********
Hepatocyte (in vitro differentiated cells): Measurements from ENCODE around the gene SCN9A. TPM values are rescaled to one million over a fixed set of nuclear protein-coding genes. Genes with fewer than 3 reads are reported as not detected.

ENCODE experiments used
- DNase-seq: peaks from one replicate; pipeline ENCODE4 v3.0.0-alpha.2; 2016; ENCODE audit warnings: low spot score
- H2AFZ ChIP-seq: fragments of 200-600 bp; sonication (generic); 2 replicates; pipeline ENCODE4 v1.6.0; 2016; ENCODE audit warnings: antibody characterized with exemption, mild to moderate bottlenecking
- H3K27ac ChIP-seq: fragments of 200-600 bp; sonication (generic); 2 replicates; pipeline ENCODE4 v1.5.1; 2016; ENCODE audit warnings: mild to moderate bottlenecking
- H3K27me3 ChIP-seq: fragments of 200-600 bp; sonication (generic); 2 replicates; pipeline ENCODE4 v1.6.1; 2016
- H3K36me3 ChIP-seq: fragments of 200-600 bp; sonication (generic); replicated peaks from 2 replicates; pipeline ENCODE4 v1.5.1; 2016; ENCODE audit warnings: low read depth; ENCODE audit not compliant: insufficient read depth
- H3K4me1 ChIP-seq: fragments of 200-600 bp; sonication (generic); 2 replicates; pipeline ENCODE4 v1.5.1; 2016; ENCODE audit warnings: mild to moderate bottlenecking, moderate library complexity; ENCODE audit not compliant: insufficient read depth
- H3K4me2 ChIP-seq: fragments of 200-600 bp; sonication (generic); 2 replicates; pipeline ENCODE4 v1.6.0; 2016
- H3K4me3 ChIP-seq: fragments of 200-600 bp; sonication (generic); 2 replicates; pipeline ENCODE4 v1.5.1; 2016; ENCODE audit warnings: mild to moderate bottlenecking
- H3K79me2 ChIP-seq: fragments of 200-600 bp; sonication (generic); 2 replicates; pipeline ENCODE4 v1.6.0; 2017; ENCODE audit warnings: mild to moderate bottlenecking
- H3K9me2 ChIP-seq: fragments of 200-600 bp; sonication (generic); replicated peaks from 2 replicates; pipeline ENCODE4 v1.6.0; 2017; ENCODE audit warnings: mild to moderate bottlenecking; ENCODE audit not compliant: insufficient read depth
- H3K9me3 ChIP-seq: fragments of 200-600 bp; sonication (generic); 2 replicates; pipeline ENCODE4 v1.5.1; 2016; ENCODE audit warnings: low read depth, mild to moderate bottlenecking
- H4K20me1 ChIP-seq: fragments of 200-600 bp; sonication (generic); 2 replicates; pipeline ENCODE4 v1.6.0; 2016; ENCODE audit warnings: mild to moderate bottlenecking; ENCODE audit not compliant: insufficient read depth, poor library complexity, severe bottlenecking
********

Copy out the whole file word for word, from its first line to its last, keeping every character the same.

Hepatocyte (in vitro differentiated cells): Measurements from ENCODE around the gene SCN9A. TPM values are rescaled to one million over a fixed set of nuclear protein-coding genes. Genes with fewer than 3 reads are reported as not detected.

ENCODE experiments used
- DNase-seq: peaks from one replicate; pipeline ENCODE4 v3.0.0-alpha.2; 2016; ENCODE audit warnings: low spot score
- H2AFZ ChIP-seq: fragments of 200-600 bp; sonication (generic); 2 replicates; pipeline ENCODE4 v1.6.0; 2016; ENCODE audit warnings: antibody characterized with exemption, mild to moderate bottlenecking
- H3K27ac ChIP-seq: fragments of 200-600 bp; sonication (generic); 2 replicates; pipeline ENCODE4 v1.5.1; 2016; ENCODE audit warnings: mild to moderate bottlenecking
- H3K27me3 ChIP-seq: fragments of 200-600 bp; sonication (generic); 2 replicates; pipeline ENCODE4 v1.6.1; 2016
- H3K36me3 ChIP-seq: fragments of 200-600 bp; sonication (generic); replicated peaks from 2 replicates; pipeline ENCODE4 v1.5.1; 2016; ENCODE audit warnings: low read depth; ENCODE audit not compliant: insufficient read depth
- H3K4me1 ChIP-seq: fragments of 200-600 bp; sonication (generic); 2 replicates; pipeline ENCODE4 v1.5.1; 2016; ENCODE audit warnings: mild to moderate bottlenecking, moderate library complexity; ENCODE audit not compliant: insufficient read depth
- H3K4me2 ChIP-seq: fragments of 200-600 bp; sonication (generic); 2 replicates; pipeline ENCODE4 v1.6.0; 2016
- H3K4me3 ChIP-seq: fragments of 200-600 bp; sonication (generic); 2 replicates; pipeline ENCODE4 v1.5.1; 2016; ENCODE audit warnings: mild to moderate bottlenecking
- H3K79me2 ChIP-seq: fragments of 200-600 bp; sonication (generic); 2 replicates; pipeline ENCODE4 v1.6.0; 2017; ENCODE audit warnings: mild to moderate bottlenecking
- H3K9me2 ChIP-seq: fragments of 200-600 bp; sonication (generic); replicated peaks from 2 replicates; pipeline ENCODE4 v1.6.0; 2017; ENCODE audit warnings: mild to moderate bottlenecking; ENCODE audit not compliant: insufficient read depth
- H3K9me3 ChIP-seq: fragments of 200-600 bp; sonication (generic); 2 replicates; pipeline ENCODE4 v1.5.1; 2016; ENCODE audit warnings: low read depth, mild to moderate bottlenecking
- H4K20me1 ChIP-seq: fragments of 200-600 bp; sonication (generic); 2 replicates; pipeline ENCODE4 v1.6.0; 2016; ENCODE audit warnings: mild to moderate bottlenecking; ENCODE audit not compliant: insufficient read depth, poor library complexity, severe bottlenecking